The two men looked at each other. I saw what was in their eyes. Uncertainty. I woulda’ been too if I had been in their boots. I knew this kid had something in mind, but could he really draw fast? Could he beat both men to the draw? Even if he was fast he would only be able to fire at one before the other had his gun out. Unless he was really fast.

The two men went for their guns. I dove behind a table but peeked over it too watch. I was just in time to see the kid drawing the gun out of his holster. I hadn’t even seen him drop his hand from his belt.

The gun came up and fired into the first man’s stomach. He reeled and grasping at a table, leveled his gun and the barrel exploded with flame, but his knees gave out as another of the kid’s bullets slammed into his ribs and his shot went wild, straight up into the ceiling. He screamed and fell on his knees, raising the gun a third time, but a final bullet hit his chest and he was out of the fight.

The second man was just leveling his gun to fire, taking more careful aim then the first man and fired, but the kid dropped to his knees and the bullet clipped his shoulder. It smacked into the bar counter.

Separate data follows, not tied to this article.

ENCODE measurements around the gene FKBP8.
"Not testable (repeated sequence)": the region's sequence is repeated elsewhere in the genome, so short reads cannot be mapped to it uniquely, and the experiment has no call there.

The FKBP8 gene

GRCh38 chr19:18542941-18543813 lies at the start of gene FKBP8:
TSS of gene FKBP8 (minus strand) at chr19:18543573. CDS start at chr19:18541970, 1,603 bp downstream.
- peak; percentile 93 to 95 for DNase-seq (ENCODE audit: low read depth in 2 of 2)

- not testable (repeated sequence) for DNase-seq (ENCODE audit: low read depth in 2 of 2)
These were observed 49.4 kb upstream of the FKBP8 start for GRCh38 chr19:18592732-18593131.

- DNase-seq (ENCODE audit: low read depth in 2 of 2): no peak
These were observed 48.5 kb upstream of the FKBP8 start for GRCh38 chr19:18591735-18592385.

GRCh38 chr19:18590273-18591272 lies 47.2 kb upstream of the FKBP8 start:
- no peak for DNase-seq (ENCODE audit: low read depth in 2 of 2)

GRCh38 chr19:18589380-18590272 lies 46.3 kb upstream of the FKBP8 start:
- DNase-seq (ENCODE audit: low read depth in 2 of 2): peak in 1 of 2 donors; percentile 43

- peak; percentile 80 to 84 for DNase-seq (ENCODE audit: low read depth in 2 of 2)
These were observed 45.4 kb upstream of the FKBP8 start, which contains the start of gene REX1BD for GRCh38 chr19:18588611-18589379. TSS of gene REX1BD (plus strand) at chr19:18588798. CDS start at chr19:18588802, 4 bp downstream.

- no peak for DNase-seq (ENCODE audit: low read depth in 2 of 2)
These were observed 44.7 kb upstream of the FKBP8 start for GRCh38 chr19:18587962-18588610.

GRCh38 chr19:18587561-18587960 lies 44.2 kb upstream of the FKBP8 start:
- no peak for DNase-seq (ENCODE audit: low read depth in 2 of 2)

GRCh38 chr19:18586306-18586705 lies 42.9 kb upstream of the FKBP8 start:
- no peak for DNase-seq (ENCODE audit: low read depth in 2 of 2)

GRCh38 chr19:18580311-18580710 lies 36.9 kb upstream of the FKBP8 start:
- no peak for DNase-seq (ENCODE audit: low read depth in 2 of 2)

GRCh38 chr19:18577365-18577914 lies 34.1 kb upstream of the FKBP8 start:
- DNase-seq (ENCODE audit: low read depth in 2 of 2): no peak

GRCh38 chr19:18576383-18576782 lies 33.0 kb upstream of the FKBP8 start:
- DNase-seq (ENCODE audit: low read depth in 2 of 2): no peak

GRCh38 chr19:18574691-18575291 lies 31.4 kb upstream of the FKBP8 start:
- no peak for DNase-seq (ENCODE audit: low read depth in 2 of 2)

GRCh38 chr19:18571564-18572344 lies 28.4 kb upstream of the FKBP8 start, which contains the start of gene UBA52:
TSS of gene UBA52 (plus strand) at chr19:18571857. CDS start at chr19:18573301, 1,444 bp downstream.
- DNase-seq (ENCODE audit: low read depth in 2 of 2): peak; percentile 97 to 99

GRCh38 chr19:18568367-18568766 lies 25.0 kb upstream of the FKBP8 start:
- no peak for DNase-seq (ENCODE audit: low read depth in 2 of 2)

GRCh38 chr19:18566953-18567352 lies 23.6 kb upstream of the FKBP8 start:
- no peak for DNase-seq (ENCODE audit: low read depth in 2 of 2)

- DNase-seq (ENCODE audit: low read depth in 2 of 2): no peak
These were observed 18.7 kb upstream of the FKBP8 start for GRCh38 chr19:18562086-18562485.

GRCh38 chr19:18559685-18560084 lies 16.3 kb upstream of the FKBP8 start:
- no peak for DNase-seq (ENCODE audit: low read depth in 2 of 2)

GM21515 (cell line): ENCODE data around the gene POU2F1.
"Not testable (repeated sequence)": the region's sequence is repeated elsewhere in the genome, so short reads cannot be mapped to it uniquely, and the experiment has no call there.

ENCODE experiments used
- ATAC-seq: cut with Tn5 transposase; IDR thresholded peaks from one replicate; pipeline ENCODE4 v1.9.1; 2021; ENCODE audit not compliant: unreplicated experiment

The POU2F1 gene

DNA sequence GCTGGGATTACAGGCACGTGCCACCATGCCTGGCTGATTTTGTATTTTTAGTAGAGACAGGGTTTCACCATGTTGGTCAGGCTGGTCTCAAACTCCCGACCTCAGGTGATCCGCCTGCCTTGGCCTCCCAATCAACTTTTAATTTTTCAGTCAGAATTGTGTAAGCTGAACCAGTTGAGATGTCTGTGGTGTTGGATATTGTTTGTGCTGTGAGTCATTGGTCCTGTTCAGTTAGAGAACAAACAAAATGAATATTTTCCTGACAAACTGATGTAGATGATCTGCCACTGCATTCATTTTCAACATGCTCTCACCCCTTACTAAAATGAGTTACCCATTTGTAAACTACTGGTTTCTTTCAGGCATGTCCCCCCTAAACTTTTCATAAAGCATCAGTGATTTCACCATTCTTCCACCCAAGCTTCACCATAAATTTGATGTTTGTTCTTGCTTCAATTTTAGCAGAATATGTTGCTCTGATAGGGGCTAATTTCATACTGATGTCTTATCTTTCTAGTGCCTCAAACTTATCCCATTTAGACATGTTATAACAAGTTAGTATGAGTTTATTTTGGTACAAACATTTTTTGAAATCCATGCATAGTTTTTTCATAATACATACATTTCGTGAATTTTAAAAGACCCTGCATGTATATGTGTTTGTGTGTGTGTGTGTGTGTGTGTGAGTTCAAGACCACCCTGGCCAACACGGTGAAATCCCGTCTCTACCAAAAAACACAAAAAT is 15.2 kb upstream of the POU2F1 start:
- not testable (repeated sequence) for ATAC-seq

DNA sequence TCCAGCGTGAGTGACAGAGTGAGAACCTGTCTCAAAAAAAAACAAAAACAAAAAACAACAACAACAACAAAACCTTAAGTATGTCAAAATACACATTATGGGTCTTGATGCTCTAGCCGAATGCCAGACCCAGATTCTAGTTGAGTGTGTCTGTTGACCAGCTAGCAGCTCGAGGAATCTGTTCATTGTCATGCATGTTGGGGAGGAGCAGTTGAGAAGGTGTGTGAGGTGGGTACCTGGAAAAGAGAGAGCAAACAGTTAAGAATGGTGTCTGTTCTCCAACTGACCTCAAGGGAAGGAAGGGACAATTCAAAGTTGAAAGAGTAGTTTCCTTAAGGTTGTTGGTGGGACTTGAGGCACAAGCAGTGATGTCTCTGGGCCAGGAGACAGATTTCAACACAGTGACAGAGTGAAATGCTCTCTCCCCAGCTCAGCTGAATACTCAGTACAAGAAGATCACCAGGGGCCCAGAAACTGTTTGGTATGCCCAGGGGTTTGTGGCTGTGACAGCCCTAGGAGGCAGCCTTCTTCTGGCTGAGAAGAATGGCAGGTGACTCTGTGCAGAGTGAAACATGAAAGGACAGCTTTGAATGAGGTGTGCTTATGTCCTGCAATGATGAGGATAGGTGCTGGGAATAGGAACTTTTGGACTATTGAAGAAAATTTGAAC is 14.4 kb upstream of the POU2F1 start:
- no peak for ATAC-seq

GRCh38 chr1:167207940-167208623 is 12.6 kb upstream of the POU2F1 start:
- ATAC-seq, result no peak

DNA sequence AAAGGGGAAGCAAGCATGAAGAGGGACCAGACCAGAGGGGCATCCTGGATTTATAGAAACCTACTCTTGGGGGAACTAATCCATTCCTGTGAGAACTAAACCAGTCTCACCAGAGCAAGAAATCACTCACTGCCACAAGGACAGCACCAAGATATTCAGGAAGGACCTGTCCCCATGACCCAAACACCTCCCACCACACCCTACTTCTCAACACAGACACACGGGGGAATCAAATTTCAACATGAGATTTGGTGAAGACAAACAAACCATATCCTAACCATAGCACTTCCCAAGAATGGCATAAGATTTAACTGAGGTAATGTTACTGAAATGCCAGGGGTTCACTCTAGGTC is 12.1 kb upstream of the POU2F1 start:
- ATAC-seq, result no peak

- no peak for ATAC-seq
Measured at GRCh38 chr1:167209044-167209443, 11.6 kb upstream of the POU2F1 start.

The kid’s revolver blew flame, and then once again in almost the same movement so both shots sounded like one continuous explosion. The man had taken both of them in the stomach but he was still at it, struggling to raise his revolver one last time. The kid sidestepped, and then fired his last shot. It hit the man’s chest and he dropped his gun. He looked around for it slowly, his eyes glazed over.

“Well I’ll be darned. I’ll be…” he toppled over and didn’t speak again.

The kid flipped open his gun, dumped the cartridges out, and loaded up as fast as he could. Then he closed the cylinder, holstered it, and walked out of the bar, leaving me, the bartender, and the few people in the saloon just a starin’.

That was mighty fine shootin’ it was. Mighty fine shootin’.

And I seen it all.

The End

Copyright © 2018 Caleb E King

Well, there you have it. I hope you enjoyed this little short story! Totally not my genre but it was super fun to write!

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6 thoughts on “Short Story: Mighty Fine Shootin’